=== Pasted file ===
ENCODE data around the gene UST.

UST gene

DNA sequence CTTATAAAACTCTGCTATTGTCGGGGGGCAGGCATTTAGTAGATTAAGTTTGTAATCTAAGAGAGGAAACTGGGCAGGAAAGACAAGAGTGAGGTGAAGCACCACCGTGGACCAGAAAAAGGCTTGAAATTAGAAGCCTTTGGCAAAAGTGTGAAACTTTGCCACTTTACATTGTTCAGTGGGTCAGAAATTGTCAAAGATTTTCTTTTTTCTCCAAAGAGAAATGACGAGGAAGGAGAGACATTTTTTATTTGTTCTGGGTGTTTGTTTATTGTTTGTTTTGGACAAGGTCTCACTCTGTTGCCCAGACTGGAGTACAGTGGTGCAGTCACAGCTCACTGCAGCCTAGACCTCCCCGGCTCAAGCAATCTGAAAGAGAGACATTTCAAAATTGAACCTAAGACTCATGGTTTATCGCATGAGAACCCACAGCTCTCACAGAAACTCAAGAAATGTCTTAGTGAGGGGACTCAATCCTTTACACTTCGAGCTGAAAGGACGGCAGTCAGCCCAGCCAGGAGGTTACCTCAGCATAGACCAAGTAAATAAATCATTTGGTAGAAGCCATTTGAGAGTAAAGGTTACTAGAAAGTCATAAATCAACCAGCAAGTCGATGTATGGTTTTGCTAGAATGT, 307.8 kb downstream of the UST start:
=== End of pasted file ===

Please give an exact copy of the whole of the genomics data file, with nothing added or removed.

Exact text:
ENCODE data around the gene UST.

UST gene

DNA sequence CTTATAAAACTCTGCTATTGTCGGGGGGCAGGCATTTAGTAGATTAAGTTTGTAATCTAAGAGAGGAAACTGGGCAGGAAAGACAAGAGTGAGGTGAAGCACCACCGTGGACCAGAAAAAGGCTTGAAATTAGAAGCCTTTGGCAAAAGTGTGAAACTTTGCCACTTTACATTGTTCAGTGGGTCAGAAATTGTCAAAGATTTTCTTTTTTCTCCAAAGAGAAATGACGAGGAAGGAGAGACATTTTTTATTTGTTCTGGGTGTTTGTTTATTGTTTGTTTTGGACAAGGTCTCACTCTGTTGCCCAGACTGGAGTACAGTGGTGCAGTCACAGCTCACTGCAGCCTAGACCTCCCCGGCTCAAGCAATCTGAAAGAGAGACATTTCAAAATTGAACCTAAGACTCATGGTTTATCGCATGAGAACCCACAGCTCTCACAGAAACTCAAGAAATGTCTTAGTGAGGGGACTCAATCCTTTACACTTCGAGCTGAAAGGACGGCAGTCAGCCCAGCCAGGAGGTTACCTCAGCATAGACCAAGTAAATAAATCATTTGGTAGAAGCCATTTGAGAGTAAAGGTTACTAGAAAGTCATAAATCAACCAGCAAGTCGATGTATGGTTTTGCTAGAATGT, 307.8 kb downstream of the UST start: